Black Currants: America’s Delicious Forbidden Fruit

Plus Make Black Currant Jam!

Black Currants: America’s Delicious Forbidden Fruit

By Patricia Baird Greene – Black currants are easy-to-grow, requiring very little care, which was perfect for us! One spring, we were buying baby fruit trees at our local nursery and were excited about starting a small orchard on our 10-acre homestead. As we loaded apple trees, pear trees, and hardy peach trees, the salesman said, “Hey, how about I throw in a couple of these—for free?” We’d never before seen the scrawny little bushes, really just a few branches each. “What are they?” we asked. “Black currants,” he explained to only vague recognition on our part. We assumed he had an over-abundance of some odd unpopular thing he’d ordered and we took them home.

They sat out in the yard for a month while we got the fruit trees and veggie garden planted and only occasionally remembered to wonder where we would plant the currants. Finally they came to rest in an unused, not even particularly fertile, sunny part of the yard outside the garden fence. We fertilized them at first, but there they lived pretty much on their own and outside our scope of serious attention for four years.

One midsummer I suddenly realized that the scrawny shoots had filled out into bushy greenery almost as tall as I was. Our little orphans were so full of clusters of large black berries that the branches, which generally shoot skyward, were bending over.

For the first time, I popped a few ripe berries into my mouth. Whew! Intense! Kind of pleasantly sour and interestingly tart and tangy, but not bitter. It was definitely a unique rich new taste that I labeled earthy, if sort of mouth-puckering. So far, the two burgeoning bushes had been immune to diseases and insects and quite able to take care of themselves — a definite plus on our busy homestead.

I hurried inside to research black currants, about which I knew nothing about and was surprised to learn they have four times the Vitamin C of oranges and two times the antioxidants of blueberries! Making homemade jam seemed one easy way to preserve them. If frozen they have a shelf life of six months; three months if storing in the fridge. One good thing about currants: their pH is so high it prohibits all bacterial formation. There were recipes for drinks and wines.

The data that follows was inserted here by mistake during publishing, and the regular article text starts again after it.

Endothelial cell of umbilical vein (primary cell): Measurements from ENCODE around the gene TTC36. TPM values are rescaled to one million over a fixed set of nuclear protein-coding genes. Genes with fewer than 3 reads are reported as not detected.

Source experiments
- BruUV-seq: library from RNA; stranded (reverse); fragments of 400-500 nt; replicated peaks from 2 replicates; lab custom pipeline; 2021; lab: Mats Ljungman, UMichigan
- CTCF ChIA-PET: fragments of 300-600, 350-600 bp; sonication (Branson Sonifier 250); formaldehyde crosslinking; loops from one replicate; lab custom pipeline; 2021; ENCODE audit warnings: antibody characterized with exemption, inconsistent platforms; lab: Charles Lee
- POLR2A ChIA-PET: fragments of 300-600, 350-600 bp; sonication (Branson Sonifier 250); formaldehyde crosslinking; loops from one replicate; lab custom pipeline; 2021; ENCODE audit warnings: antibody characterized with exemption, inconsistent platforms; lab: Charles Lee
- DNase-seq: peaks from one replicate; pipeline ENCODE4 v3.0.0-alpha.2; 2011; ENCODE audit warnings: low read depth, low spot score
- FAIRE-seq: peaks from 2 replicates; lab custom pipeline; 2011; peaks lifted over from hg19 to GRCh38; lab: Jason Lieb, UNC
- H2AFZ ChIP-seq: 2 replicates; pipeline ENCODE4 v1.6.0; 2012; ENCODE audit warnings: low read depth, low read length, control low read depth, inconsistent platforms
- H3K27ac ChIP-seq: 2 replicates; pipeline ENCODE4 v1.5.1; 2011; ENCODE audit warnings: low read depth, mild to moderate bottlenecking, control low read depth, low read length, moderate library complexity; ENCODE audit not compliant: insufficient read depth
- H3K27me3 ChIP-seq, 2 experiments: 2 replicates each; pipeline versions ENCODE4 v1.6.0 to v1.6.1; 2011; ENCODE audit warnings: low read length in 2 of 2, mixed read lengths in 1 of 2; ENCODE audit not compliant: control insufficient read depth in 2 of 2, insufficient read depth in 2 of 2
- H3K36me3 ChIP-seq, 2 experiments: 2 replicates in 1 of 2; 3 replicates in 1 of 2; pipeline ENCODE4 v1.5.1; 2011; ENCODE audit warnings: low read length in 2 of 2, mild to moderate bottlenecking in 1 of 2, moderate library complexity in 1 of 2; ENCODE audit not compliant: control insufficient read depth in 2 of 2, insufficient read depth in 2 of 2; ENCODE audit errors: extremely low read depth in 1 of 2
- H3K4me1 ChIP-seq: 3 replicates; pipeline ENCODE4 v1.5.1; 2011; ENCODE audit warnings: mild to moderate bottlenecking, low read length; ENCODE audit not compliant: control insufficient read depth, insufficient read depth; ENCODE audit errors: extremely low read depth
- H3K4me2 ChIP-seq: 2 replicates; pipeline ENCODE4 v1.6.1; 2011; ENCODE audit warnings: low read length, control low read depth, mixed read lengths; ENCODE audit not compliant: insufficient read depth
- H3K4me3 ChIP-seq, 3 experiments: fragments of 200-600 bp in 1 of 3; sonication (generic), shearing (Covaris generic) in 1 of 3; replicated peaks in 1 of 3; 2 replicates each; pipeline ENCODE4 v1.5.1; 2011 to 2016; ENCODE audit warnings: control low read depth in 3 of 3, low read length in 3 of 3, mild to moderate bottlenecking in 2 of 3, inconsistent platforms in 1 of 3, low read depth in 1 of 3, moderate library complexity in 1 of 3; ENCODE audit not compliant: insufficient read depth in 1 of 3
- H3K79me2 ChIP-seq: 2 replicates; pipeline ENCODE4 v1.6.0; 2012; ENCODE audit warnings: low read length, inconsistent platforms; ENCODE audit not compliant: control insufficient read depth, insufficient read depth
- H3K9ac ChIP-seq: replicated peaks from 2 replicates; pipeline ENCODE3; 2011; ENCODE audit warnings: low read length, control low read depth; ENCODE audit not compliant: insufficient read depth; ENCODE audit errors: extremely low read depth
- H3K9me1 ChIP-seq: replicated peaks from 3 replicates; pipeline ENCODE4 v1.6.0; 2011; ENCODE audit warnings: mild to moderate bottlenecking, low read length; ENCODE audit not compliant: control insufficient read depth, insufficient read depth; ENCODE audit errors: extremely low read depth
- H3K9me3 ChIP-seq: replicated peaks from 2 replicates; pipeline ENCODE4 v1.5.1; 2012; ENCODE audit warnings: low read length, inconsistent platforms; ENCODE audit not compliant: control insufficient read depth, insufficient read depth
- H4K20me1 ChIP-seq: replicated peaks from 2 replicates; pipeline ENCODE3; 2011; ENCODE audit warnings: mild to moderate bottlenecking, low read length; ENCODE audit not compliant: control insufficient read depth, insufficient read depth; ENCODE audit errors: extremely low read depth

The next morning we mixed the berries with yogurt on our cereal. Sweetened was best, unless you’re a sour freak! In our jam (see recipe below), we use organic sugar. I also found out that until recently, currants were the outlaws of the American edible plant kingdom. Back in the 20th century there was a complete ban on growing currants here due to the belief that they harbored the white pine blister fungus and were a threat to the timber industry. In most states, the ban has been lifted, though in several (including mine!) it still exists, or you are required to get a permit to grow them. Check online to find out. However, I would suspect that if you only have a bush or three, the Currant Police are not about to swoop down on you!


Greg Quinn, now of New York’s Hudson Valley but formally of the New York Botanical Gardens, is the current Currant Guru. In 1999, he helped overturn the national ban on currants and now has the only dedicated currant farm and nursery in the U.S. at his farm called CurrantC. They market their currants in many different forms, including frozen, concentrated, nectar, and effervescent immune enhancing tablets with Echinacea.